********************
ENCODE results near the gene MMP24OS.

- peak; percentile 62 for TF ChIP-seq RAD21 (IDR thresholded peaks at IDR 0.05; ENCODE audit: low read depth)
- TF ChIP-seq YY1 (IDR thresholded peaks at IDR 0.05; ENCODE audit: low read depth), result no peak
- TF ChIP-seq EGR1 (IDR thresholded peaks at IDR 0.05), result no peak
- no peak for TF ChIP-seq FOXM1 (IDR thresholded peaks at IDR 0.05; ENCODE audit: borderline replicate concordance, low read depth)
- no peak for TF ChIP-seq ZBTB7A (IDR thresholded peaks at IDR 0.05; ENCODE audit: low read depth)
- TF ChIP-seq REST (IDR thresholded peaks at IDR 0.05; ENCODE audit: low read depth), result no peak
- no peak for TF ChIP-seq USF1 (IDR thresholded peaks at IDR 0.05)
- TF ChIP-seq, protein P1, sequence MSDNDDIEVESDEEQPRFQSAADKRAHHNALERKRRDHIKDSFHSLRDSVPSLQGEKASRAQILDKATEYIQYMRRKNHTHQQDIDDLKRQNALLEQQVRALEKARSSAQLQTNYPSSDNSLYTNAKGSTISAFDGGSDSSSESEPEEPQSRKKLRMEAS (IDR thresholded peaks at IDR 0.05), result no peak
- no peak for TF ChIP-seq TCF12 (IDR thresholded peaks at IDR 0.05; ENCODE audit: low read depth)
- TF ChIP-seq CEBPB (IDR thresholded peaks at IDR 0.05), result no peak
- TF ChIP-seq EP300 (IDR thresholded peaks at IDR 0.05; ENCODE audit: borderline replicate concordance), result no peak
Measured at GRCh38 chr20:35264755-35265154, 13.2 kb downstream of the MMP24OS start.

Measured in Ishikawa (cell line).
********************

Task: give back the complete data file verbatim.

ENCODE results near the gene MMP24OS.

- peak; percentile 62 for TF ChIP-seq RAD21 (IDR thresholded peaks at IDR 0.05; ENCODE audit: low read depth)
- TF ChIP-seq YY1 (IDR thresholded peaks at IDR 0.05; ENCODE audit: low read depth), result no peak
- TF ChIP-seq EGR1 (IDR thresholded peaks at IDR 0.05), result no peak
- no peak for TF ChIP-seq FOXM1 (IDR thresholded peaks at IDR 0.05; ENCODE audit: borderline replicate concordance, low read depth)
- no peak for TF ChIP-seq ZBTB7A (IDR thresholded peaks at IDR 0.05; ENCODE audit: low read depth)
- TF ChIP-seq REST (IDR thresholded peaks at IDR 0.05; ENCODE audit: low read depth), result no peak
- no peak for TF ChIP-seq USF1 (IDR thresholded peaks at IDR 0.05)
- TF ChIP-seq, protein P1, sequence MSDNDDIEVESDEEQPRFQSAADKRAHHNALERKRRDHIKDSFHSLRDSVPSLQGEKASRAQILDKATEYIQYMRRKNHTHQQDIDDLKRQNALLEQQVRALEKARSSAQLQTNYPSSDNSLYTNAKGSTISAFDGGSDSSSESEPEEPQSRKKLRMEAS (IDR thresholded peaks at IDR 0.05), result no peak
- no peak for TF ChIP-seq TCF12 (IDR thresholded peaks at IDR 0.05; ENCODE audit: low read depth)
- TF ChIP-seq CEBPB (IDR thresholded peaks at IDR 0.05), result no peak
- TF ChIP-seq EP300 (IDR thresholded peaks at IDR 0.05; ENCODE audit: borderline replicate concordance), result no peak
Measured at GRCh38 chr20:35264755-35265154, 13.2 kb downstream of the MMP24OS start.

Measured in Ishikawa (cell line).